} : Void) : Void -> Void);

}

-------------------------

Source:

class Test107 {	

inline public function bar2() {
var val = 0;
}

public function bar1() {
return bar2();
}

}



On Tue, Mar 22, 2011 at 4:57 PM, Nicolas Cannasse [via Haxe] <[hidden email]> wrote:
Le 22/03/2011 16:49, Hugh Sanderson a écrit :
> Hi,
>
> So the debugging goes like this (bug 110).

What about bug 111 then ?

:-D

Nicolas

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Re: hxcpp code gen fix..

Nicolas Cannasse
Le 22/03/2011 18:33, sledorze a écrit :
> Nicolas,
> I am printing the dump of the 107:
> ( http://code.google.com/p/hxcpp/issues/detail?id=107
> <http://code.google.com/p/hxcpp/issues/detail?id=107> )
>
> and would like to be sure of haxe semantic in this case;
> look at bar1 method types, I think there's an issue here..
> What do you think? (below the output is the source).

Apart from the Dynamic, which I think doesn't change much things, it
seems correct to me.

The issue here is that you're returning a Void value. That should maybe
be actually forbidden by the compiler since most language does not treat
Void as a value but mostly as the absence of value.

Nicolas

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Re: hxcpp code gen fix..

sledorze
I think Dynamic is wrong here and it could changes things for the backends as they cannot figure what to do without much reinterpretation of the actual code.

Today this case is not handled in a target agnostic way (either issued by the haxe compiler as a wrong construct or transformed in a cleanly typed ast).

((I don't think we can blame the cpp backend for that))

I propose to re-report the bug as a haxe one (for consistency).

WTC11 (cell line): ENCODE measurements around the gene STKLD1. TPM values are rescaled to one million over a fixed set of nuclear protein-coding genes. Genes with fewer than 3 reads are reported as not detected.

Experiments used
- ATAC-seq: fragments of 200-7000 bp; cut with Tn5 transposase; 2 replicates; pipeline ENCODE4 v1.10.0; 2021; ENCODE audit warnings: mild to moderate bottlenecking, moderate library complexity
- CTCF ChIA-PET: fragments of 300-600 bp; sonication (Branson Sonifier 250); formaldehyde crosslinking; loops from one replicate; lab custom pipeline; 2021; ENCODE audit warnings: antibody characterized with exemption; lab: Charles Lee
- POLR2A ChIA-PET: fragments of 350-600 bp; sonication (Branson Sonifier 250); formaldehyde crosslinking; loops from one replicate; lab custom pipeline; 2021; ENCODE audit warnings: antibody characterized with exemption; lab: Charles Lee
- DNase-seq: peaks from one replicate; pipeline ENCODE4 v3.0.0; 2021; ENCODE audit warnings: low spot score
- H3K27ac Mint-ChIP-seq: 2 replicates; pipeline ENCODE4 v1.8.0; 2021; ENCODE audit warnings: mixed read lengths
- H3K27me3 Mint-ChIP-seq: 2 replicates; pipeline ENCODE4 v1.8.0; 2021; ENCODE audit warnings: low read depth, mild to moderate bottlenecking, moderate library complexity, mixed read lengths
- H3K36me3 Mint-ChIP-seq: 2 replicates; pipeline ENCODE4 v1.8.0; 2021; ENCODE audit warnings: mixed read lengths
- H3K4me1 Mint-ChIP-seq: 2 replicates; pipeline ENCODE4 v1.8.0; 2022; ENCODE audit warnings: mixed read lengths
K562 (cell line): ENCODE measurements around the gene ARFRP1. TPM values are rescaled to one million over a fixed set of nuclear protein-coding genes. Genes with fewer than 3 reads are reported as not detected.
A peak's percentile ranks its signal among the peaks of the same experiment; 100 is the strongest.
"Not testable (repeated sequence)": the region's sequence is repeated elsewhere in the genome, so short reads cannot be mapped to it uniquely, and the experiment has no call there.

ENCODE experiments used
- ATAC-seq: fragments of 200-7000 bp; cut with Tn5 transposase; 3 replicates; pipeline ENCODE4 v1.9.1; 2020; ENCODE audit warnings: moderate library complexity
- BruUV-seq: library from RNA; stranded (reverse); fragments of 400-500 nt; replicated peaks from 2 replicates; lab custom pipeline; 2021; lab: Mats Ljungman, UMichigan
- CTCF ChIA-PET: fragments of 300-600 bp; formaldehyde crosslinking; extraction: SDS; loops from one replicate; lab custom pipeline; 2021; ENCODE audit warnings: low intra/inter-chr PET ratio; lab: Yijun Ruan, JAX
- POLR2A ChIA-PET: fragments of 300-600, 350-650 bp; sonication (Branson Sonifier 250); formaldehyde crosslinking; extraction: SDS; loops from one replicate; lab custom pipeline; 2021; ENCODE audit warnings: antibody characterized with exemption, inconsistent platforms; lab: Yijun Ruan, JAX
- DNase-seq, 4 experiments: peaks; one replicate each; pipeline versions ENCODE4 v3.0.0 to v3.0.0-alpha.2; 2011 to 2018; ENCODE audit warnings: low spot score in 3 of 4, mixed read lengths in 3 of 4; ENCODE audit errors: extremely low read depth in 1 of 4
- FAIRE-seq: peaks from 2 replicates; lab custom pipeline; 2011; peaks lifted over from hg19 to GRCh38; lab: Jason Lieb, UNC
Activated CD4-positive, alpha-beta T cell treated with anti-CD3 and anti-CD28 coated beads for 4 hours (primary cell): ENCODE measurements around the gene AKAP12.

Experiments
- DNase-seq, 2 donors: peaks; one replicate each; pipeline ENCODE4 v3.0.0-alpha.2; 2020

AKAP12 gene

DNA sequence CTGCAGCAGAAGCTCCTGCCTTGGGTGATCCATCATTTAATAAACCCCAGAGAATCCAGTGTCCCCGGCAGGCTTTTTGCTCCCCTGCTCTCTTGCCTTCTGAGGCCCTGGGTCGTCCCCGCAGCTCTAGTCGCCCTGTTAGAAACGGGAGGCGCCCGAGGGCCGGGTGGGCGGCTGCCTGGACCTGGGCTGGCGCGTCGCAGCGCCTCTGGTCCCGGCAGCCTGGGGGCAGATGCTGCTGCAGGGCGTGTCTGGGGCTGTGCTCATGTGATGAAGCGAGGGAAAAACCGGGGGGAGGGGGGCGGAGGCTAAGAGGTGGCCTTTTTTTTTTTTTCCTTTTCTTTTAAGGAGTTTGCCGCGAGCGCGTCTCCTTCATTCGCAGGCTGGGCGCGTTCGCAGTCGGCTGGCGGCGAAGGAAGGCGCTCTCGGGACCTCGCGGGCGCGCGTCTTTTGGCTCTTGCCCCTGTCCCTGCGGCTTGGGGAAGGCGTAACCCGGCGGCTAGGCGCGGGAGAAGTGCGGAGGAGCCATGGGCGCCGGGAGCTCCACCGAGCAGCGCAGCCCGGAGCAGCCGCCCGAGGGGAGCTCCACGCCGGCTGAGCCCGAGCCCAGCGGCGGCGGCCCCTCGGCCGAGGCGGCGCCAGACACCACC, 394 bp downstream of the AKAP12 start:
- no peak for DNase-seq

Agree?

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Re: hxcpp code gen fix..

Gamehaxe
Hi,
One fix I had in mind for this one was to change all things that return
Void to return "null". Or perhaps to actually make "Void"="Null".
The auto-generated functions already to this, and it seems to be what neko  
likes.
In the c++ backend, the null class has size 0, so there is no overhead
returning it.
I guess the problem with this is that the only way to generate the
problem is in-lining, because it is an error if you write it directly
like the inliner would generate.

Hugh

> I think Dynamic is wrong here and it could changes things for the  
> backends as
> they cannot figure what to do without much reinterpretation of the actual
> code.
>
> Today this case is not handled in a target agnostic way (either issued by
> the haxe compiler as a wrong construct or transformed in a cleanly typed
> ast).
>
> ((I don't think we can blame the cpp backend for that))
>
> I propose to re-report the bug as a haxe one (for consistency).
>
> Agree?
>
>
>
> --
> View this message in context:  
> http://haxe.1354130.n2.nabble.com/hxcpp-code-gen-fix-tp6194311p6197551.html
> Sent from the Haxe mailing list archive at Nabble.com.

--
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12